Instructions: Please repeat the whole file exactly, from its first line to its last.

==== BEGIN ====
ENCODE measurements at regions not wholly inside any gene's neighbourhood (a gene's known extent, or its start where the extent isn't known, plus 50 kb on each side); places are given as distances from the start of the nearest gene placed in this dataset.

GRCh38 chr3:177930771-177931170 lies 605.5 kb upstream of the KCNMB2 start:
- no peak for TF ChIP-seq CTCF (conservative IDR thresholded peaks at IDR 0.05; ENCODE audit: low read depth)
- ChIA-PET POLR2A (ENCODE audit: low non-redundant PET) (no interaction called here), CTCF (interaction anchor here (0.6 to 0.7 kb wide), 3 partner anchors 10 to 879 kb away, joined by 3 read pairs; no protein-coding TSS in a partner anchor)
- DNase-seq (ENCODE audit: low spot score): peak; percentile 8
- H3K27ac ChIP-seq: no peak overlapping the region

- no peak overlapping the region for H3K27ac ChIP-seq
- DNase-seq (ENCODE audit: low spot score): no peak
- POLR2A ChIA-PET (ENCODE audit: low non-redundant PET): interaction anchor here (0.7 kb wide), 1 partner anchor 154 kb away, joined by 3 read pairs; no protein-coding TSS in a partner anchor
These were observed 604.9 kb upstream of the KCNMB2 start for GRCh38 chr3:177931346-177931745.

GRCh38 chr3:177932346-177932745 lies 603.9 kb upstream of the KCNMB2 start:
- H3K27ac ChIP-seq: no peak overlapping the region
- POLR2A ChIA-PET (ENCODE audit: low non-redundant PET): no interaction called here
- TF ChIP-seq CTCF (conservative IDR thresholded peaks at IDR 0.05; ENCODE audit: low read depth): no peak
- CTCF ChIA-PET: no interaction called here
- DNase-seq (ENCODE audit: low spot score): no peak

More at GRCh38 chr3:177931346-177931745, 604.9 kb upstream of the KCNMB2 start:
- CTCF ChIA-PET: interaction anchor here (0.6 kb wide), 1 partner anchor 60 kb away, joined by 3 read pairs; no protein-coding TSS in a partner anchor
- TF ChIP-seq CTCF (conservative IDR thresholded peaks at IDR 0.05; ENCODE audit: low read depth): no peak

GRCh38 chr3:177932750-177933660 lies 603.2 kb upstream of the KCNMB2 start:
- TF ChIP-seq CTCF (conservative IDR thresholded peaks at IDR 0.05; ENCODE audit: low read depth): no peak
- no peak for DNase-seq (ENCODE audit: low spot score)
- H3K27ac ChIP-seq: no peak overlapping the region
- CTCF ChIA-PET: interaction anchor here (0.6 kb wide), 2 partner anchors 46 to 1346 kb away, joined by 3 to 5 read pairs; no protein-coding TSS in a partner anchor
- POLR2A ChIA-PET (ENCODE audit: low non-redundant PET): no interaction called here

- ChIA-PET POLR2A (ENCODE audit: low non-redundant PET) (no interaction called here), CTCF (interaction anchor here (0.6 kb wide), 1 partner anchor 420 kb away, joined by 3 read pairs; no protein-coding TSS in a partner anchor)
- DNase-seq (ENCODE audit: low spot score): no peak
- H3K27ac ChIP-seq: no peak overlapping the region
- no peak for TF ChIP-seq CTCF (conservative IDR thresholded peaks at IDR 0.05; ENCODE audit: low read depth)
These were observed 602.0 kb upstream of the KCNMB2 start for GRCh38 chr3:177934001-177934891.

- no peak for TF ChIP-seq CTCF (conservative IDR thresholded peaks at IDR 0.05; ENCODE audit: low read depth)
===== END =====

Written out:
ENCODE measurements at regions not wholly inside any gene's neighbourhood (a gene's known extent, or its start where the extent isn't known, plus 50 kb on each side); places are given as distances from the start of the nearest gene placed in this dataset.

GRCh38 chr3:177930771-177931170 lies 605.5 kb upstream of the KCNMB2 start:
- no peak for TF ChIP-seq CTCF (conservative IDR thresholded peaks at IDR 0.05; ENCODE audit: low read depth)
- ChIA-PET POLR2A (ENCODE audit: low non-redundant PET) (no interaction called here), CTCF (interaction anchor here (0.6 to 0.7 kb wide), 3 partner anchors 10 to 879 kb away, joined by 3 read pairs; no protein-coding TSS in a partner anchor)
- DNase-seq (ENCODE audit: low spot score): peak; percentile 8
- H3K27ac ChIP-seq: no peak overlapping the region

- no peak overlapping the region for H3K27ac ChIP-seq
- DNase-seq (ENCODE audit: low spot score): no peak
- POLR2A ChIA-PET (ENCODE audit: low non-redundant PET): interaction anchor here (0.7 kb wide), 1 partner anchor 154 kb away, joined by 3 read pairs; no protein-coding TSS in a partner anchor
These were observed 604.9 kb upstream of the KCNMB2 start for GRCh38 chr3:177931346-177931745.

GRCh38 chr3:177932346-177932745 lies 603.9 kb upstream of the KCNMB2 start:
- H3K27ac ChIP-seq: no peak overlapping the region
- POLR2A ChIA-PET (ENCODE audit: low non-redundant PET): no interaction called here
- TF ChIP-seq CTCF (conservative IDR thresholded peaks at IDR 0.05; ENCODE audit: low read depth): no peak
- CTCF ChIA-PET: no interaction called here
- DNase-seq (ENCODE audit: low spot score): no peak

More at GRCh38 chr3:177931346-177931745, 604.9 kb upstream of the KCNMB2 start:
- CTCF ChIA-PET: interaction anchor here (0.6 kb wide), 1 partner anchor 60 kb away, joined by 3 read pairs; no protein-coding TSS in a partner anchor
- TF ChIP-seq CTCF (conservative IDR thresholded peaks at IDR 0.05; ENCODE audit: low read depth): no peak

GRCh38 chr3:177932750-177933660 lies 603.2 kb upstream of the KCNMB2 start:
- TF ChIP-seq CTCF (conservative IDR thresholded peaks at IDR 0.05; ENCODE audit: low read depth): no peak
- no peak for DNase-seq (ENCODE audit: low spot score)
- H3K27ac ChIP-seq: no peak overlapping the region
- CTCF ChIA-PET: interaction anchor here (0.6 kb wide), 2 partner anchors 46 to 1346 kb away, joined by 3 to 5 read pairs; no protein-coding TSS in a partner anchor
- POLR2A ChIA-PET (ENCODE audit: low non-redundant PET): no interaction called here

- ChIA-PET POLR2A (ENCODE audit: low non-redundant PET) (no interaction called here), CTCF (interaction anchor here (0.6 kb wide), 1 partner anchor 420 kb away, joined by 3 read pairs; no protein-coding TSS in a partner anchor)
- DNase-seq (ENCODE audit: low spot score): no peak
- H3K27ac ChIP-seq: no peak overlapping the region
- no peak for TF ChIP-seq CTCF (conservative IDR thresholded peaks at IDR 0.05; ENCODE audit: low read depth)
These were observed 602.0 kb upstream of the KCNMB2 start for GRCh38 chr3:177934001-177934891.

- no peak for TF ChIP-seq CTCF (conservative IDR thresholded peaks at IDR 0.05; ENCODE audit: low read depth)